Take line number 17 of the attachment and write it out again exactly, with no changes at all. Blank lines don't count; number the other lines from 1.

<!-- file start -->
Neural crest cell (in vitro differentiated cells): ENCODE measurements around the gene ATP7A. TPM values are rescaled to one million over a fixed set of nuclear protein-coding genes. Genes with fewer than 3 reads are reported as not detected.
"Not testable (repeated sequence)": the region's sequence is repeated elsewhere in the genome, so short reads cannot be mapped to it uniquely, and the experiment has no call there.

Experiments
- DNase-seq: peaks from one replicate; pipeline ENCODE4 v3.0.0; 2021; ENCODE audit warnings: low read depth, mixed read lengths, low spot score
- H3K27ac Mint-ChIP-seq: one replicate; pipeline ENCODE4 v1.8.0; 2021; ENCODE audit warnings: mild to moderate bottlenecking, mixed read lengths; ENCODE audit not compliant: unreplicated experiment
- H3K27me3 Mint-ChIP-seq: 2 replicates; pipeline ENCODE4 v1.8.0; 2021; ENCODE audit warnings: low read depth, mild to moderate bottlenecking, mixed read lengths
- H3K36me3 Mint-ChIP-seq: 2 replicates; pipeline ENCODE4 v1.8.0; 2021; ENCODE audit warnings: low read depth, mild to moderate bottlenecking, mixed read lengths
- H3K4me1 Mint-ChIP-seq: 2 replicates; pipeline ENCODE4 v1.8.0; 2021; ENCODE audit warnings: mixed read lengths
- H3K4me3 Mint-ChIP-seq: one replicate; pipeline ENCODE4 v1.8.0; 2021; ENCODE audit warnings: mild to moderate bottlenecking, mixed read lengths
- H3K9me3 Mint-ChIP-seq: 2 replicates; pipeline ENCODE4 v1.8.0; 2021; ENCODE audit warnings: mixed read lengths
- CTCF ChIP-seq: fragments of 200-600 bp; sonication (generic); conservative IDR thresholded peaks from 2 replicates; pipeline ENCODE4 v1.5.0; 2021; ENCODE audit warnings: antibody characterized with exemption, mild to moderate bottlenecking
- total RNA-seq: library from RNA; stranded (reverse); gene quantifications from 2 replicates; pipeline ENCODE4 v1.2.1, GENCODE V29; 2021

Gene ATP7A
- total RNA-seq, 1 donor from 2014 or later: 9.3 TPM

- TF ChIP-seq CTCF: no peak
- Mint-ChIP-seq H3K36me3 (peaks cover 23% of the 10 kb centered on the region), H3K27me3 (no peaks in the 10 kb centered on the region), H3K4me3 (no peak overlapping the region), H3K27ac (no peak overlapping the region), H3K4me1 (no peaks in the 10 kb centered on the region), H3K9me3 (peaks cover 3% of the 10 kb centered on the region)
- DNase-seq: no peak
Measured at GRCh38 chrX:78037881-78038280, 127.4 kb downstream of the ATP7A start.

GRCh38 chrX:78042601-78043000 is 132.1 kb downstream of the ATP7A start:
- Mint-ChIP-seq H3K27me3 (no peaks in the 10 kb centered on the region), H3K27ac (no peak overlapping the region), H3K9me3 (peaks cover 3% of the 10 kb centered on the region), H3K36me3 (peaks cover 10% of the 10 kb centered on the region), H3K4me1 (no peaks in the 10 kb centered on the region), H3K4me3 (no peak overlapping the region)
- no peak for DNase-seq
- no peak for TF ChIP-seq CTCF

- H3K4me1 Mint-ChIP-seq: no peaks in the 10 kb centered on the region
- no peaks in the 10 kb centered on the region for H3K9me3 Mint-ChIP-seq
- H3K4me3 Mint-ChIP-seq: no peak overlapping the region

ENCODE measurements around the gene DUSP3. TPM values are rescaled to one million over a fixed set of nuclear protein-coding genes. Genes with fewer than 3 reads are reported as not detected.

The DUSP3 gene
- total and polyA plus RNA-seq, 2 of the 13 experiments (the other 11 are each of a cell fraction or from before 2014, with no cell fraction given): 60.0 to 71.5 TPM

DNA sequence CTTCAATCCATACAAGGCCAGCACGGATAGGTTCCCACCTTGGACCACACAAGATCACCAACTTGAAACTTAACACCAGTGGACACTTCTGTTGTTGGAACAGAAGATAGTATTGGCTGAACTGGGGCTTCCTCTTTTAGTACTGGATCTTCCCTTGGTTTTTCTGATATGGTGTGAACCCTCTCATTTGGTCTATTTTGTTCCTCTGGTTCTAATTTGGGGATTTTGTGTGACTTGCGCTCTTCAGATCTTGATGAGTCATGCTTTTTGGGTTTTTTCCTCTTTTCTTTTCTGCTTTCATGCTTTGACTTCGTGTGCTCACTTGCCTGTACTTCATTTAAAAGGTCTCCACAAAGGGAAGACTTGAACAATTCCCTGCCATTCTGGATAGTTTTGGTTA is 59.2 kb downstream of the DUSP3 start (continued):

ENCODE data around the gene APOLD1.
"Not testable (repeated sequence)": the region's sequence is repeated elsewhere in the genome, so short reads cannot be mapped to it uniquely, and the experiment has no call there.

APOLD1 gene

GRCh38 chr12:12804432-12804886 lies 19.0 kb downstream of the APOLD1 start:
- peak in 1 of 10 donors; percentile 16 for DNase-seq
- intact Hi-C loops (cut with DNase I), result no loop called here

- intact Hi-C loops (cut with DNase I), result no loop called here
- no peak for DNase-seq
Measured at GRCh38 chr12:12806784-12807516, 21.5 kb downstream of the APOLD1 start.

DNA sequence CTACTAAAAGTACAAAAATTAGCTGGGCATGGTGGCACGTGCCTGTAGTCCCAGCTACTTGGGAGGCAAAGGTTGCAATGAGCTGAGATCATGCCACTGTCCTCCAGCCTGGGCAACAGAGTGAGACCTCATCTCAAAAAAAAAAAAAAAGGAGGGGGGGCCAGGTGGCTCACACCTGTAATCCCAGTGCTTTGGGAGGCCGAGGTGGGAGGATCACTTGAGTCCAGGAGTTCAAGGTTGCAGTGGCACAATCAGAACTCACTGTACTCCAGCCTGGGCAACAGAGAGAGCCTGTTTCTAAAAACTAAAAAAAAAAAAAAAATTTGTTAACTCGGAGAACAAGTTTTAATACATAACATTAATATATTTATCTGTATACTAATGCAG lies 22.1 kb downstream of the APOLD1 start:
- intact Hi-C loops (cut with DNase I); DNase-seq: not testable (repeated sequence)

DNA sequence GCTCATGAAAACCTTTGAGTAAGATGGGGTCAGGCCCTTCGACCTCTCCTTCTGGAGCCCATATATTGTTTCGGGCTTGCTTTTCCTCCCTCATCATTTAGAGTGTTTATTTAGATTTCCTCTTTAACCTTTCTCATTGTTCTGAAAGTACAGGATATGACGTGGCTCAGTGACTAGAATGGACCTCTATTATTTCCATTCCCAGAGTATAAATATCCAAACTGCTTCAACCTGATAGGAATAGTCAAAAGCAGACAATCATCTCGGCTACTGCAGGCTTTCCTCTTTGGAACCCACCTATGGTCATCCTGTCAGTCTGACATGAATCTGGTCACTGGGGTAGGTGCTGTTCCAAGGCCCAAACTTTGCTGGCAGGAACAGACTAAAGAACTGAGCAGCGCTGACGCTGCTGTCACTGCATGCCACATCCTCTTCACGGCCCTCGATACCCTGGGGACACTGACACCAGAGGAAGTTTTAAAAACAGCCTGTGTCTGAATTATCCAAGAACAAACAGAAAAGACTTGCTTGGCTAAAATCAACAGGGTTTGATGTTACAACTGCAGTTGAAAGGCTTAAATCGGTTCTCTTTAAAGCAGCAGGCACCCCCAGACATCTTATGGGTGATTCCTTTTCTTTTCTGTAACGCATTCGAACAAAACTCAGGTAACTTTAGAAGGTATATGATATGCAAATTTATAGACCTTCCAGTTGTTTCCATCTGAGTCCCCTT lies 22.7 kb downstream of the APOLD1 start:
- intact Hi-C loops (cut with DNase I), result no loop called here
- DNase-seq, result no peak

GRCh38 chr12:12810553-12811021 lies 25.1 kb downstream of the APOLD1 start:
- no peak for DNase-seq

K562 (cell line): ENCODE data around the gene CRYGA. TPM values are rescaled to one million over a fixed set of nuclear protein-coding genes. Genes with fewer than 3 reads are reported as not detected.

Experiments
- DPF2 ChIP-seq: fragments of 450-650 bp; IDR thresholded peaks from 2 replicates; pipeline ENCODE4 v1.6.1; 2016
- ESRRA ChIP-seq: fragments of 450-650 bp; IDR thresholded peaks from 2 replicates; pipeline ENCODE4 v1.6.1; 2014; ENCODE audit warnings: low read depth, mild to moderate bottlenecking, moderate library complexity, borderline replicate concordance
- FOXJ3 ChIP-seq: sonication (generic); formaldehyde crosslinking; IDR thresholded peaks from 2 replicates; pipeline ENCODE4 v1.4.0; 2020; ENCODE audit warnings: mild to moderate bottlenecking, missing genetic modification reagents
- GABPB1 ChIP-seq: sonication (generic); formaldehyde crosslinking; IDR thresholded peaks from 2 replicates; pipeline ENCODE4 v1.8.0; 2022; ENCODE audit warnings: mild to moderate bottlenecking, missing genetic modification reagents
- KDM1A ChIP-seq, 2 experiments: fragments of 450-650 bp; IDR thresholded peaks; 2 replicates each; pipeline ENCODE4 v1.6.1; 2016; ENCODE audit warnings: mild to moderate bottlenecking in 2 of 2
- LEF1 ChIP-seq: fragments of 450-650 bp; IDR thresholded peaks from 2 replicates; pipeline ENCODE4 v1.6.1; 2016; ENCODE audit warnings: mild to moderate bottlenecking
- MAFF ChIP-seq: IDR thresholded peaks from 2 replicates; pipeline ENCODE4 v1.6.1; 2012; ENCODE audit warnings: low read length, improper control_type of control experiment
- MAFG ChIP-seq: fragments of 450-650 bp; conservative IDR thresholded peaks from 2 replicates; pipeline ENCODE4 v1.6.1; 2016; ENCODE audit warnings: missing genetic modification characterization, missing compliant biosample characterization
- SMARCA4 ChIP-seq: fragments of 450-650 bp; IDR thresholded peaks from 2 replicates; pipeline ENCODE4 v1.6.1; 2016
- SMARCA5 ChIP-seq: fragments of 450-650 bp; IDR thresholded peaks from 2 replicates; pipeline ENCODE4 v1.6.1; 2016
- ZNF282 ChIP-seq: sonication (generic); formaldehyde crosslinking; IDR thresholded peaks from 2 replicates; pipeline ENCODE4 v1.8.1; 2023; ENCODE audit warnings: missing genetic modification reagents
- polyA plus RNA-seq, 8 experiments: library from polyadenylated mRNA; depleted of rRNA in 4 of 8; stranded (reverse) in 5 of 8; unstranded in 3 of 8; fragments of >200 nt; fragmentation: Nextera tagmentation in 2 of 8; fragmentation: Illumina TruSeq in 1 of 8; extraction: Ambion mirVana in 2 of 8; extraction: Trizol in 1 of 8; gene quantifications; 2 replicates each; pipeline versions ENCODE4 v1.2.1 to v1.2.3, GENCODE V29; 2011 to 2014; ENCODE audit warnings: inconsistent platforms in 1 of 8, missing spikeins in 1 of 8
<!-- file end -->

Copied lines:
- DNase-seq: no peak